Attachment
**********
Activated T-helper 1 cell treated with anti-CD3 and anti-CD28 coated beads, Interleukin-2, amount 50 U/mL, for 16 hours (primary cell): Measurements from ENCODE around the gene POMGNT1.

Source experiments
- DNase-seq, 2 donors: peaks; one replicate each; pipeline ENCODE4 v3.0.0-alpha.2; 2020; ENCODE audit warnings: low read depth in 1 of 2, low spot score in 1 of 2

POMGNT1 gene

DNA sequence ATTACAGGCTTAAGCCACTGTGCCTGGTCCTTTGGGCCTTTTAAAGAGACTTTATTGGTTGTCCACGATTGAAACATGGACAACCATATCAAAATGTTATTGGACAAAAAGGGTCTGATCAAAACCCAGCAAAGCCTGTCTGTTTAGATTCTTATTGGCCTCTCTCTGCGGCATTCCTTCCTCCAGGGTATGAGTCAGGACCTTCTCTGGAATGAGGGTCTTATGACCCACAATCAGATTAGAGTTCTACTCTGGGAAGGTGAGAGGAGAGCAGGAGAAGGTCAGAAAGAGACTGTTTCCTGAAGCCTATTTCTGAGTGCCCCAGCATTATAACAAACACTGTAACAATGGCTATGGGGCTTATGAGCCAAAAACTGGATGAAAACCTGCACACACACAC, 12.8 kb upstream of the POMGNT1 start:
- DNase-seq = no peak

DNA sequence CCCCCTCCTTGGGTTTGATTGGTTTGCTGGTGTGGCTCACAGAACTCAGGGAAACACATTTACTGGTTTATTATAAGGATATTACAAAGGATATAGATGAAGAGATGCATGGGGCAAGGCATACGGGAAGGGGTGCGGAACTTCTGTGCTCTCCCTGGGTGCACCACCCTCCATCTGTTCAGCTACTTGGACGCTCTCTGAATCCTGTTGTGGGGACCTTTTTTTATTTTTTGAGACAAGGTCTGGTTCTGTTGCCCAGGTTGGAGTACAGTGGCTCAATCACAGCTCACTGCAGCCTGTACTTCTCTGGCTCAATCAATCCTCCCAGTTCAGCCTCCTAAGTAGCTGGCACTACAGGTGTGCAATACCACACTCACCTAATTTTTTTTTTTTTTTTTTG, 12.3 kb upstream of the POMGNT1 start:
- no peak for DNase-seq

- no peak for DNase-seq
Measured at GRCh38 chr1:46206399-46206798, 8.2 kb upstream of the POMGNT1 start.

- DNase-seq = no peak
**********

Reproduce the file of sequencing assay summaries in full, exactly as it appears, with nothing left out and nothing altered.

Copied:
Activated T-helper 1 cell treated with anti-CD3 and anti-CD28 coated beads, Interleukin-2, amount 50 U/mL, for 16 hours (primary cell): Measurements from ENCODE around the gene POMGNT1.

Source experiments
- DNase-seq, 2 donors: peaks; one replicate each; pipeline ENCODE4 v3.0.0-alpha.2; 2020; ENCODE audit warnings: low read depth in 1 of 2, low spot score in 1 of 2

POMGNT1 gene

DNA sequence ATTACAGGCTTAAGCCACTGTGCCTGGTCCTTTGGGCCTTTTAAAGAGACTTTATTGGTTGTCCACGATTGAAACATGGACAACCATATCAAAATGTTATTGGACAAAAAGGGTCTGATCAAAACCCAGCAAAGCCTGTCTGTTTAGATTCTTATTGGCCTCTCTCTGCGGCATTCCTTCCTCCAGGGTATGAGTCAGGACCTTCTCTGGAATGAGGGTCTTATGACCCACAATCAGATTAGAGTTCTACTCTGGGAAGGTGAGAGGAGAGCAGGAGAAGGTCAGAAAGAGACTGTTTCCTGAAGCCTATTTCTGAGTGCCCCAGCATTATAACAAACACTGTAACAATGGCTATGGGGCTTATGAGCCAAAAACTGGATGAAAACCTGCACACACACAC, 12.8 kb upstream of the POMGNT1 start:
- DNase-seq = no peak

DNA sequence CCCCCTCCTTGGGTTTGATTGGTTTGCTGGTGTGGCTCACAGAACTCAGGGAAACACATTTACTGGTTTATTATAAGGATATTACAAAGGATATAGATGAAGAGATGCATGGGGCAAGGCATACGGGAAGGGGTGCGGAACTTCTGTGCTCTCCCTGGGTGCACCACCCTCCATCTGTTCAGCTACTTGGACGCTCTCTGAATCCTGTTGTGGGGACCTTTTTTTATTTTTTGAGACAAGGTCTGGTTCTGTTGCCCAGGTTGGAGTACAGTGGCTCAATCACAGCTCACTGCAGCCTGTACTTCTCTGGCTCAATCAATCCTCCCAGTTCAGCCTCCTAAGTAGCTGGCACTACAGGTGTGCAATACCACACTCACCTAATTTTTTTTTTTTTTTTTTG, 12.3 kb upstream of the POMGNT1 start:
- no peak for DNase-seq

- no peak for DNase-seq
Measured at GRCh38 chr1:46206399-46206798, 8.2 kb upstream of the POMGNT1 start.

- DNase-seq = no peak